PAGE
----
It is best practice to change into your uniform when you arrive at work and out of it before you leave. You shouldn’t wear your uniform when travelling. If you wear your own clothes, then you should change when you get home. This does not apply to community health workers when travelling between patients in the same uniform.

We recommend you research your organisation's guidance and processes in place in regard to work clothes/uniform.

How should PPE be disposed of?

The national PPE guidance outlines how PPE should be disposed of. Your organisation will have processes in place for safe disposal of PPE.

In non-clinical settings*, waste must be disposed in a plastic bag and tied, placed into a second bag and tied, stored in a secure place for 72 hours, then put into a normal waste collection service.

Across health care settings where PPE is used amongst suspected or confirmed cases, waste must be disposed using usual clinical waste guidelines.

Additionally, it is important that PPE is put on and taken off correctly. PPE guidance explains how to do this.

*non-clinical settings include services provided by local government, educational settings, voluntary sector, residential/nursing homes, supported living, and home care providers.

Homemade face masks

Homemade face masks are not considered PPE.

Patient uses of PPE

In clinical areas, communal waiting areas and during transportation, it is recommended that possible or confirmed COVID-19 cases wear a fluid-resistant (Type IIR) surgical face mask (FRSM) if this can be tolerated. The aim of this is to minimise the dispersal of respiratory secretions, reduce both direct transmission risk and environmental contamination.

An FRSM should not be worn by patients if there is potential for their clinical care to be compromised (for example, when receiving oxygen therapy via a mask). An FRSM can be worn until damp or uncomfortable.

Follow latest government guidance on PPE.

Should face masks be worn in public places?

In England you must wear a face covering in the following indoor settings (examples are given in brackets):

  • public transport (aeroplanes, trains, trams and buses)
  • taxis and private hire vehicles
  • transport hubs (airports, rail and tram stations and terminals, maritime ports and terminals, bus and coach stations and terminals)
  • shops and supermarkets (places which offer goods or services for retail sale or hire)
  • shopping centres (malls and indoor markets)
  • auction houses
  • premises providing hospitality (bars, pubs, restaurants, cafes), except when seated at a table to eat or drink (see exemptions)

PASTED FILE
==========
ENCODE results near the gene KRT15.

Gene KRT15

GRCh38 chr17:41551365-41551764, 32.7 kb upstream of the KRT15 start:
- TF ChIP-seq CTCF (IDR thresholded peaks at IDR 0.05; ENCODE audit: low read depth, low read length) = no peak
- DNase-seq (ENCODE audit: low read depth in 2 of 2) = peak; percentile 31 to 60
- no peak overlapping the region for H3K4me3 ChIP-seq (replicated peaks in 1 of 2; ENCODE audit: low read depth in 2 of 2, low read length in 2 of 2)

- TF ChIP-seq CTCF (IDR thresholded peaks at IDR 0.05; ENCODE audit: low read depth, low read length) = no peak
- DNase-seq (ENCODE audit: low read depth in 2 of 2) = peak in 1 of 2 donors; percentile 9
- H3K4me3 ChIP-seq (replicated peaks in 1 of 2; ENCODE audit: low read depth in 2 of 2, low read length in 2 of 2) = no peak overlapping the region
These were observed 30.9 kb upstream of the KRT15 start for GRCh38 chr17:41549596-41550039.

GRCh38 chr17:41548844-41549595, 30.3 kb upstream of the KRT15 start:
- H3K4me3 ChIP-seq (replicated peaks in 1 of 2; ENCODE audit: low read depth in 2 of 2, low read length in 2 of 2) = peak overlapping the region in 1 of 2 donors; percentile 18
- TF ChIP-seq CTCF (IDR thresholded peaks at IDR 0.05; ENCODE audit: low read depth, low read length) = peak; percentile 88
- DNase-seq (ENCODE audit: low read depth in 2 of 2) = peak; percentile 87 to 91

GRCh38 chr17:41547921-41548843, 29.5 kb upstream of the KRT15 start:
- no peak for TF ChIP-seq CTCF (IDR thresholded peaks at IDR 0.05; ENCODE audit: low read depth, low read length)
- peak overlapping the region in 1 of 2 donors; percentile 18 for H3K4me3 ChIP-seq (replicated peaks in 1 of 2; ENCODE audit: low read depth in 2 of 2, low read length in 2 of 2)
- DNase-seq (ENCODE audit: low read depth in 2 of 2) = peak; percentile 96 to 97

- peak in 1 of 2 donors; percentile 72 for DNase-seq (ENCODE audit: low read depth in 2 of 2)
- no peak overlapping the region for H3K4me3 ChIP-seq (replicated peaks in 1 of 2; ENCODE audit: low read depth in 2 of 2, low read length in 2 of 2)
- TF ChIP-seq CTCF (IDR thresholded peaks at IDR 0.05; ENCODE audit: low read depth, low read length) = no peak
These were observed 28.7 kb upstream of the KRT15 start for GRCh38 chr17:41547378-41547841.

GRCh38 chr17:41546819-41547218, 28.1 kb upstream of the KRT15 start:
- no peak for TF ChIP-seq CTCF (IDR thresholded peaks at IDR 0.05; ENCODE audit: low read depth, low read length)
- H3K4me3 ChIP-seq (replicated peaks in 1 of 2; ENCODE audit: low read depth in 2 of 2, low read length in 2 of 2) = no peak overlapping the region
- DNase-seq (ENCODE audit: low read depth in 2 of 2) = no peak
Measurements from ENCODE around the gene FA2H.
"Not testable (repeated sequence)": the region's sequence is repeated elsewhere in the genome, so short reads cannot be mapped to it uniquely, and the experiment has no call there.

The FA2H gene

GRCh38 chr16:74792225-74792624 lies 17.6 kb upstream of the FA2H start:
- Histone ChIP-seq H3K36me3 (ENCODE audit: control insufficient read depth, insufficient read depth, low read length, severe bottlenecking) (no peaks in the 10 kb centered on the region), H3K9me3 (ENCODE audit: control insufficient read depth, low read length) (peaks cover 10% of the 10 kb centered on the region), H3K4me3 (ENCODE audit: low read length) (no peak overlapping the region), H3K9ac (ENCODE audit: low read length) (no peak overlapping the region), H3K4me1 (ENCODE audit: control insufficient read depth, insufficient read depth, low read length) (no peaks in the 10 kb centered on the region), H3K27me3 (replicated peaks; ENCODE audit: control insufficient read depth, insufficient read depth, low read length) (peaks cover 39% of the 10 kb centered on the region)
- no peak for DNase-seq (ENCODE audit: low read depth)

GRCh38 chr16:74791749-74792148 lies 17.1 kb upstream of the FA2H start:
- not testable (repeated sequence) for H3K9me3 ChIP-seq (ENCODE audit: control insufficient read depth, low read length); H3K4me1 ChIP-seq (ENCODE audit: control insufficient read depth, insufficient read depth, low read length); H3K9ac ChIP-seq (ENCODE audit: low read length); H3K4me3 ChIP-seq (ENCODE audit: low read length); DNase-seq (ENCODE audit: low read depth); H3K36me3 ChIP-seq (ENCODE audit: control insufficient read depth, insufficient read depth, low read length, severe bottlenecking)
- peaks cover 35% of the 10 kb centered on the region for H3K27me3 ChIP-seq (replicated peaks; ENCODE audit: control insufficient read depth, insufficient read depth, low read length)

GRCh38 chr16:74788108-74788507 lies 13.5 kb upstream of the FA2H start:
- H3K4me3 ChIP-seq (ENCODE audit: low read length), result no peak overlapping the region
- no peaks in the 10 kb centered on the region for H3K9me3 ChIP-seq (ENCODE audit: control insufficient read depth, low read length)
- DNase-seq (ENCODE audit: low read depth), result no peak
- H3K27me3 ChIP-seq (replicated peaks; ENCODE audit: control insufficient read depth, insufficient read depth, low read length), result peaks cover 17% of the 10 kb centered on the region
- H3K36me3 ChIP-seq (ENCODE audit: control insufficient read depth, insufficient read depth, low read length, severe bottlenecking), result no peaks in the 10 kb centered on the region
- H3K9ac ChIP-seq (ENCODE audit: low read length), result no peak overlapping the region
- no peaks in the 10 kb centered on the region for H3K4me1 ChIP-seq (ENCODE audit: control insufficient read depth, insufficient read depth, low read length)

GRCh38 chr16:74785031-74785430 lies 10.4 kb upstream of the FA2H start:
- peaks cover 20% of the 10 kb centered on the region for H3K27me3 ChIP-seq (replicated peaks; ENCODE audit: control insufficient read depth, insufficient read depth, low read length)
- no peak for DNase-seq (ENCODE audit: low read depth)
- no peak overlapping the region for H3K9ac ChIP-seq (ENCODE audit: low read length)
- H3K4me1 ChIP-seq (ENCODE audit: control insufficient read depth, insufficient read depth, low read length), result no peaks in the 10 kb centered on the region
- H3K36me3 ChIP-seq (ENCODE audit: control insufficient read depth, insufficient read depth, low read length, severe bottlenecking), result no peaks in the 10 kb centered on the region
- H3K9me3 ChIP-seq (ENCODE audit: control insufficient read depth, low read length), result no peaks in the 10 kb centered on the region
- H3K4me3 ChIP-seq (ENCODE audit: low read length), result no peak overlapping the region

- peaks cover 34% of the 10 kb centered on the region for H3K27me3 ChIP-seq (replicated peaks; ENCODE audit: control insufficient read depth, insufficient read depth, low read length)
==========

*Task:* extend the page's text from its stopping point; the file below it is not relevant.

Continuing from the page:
• post offices, banks, building societies, high-street solicitors and accountants, credit unions, short-term loan providers, savings clubs and money service businesses
  • estate and lettings agents
  • theatres
  • premises providing personal care and beauty treatments (hair salons, barbers, nail salons, massage centres, tattoo and piercing parlours)
  • premises providing veterinary services
  • visitor attractions and entertainment venues (museums, galleries, cinemas, theatres, concert halls, cultural and heritage sites, aquariums, indoor zoos and visitor farms, bingo halls, amusement arcades, adventure activity centres, indoor sports stadiums, funfairs, theme parks, casinos, skating rinks, bowling alleys, indoor play areas including soft-play areas)
  • libraries and public reading rooms
  • places of worship
  • funeral service providers (funeral homes, crematoria and burial ground chapels)
  • community centres, youth centres and social clubs
  • exhibition halls and conference centres
  • public areas in hotels and hostels
  • storage and distribution facilities

You are expected to wear a face covering before entering any of these settings and must keep it on until you leave unless there is a reasonable excuse for removing it.

You should also wear a face covering in indoor places not listed here where social distancing may be difficult and where you will come into contact with people you do not normally meet.

Face coverings are needed in NHS settings, including hospitals and primary or community care settings, such as GP surgeries. They are also advised to be worn in care homes.

The Department for Education (DfE) has updated its guidance on the use of face coverings for schools and other education institutions that teach people in year 7 and above in England.

 Further detail guidance on face covering can be found at:


PPE Standards and Technical Specifications

Further information regarding UK government specifications for PPE can be found at:

Last updated: 16 September 2021 14:34:12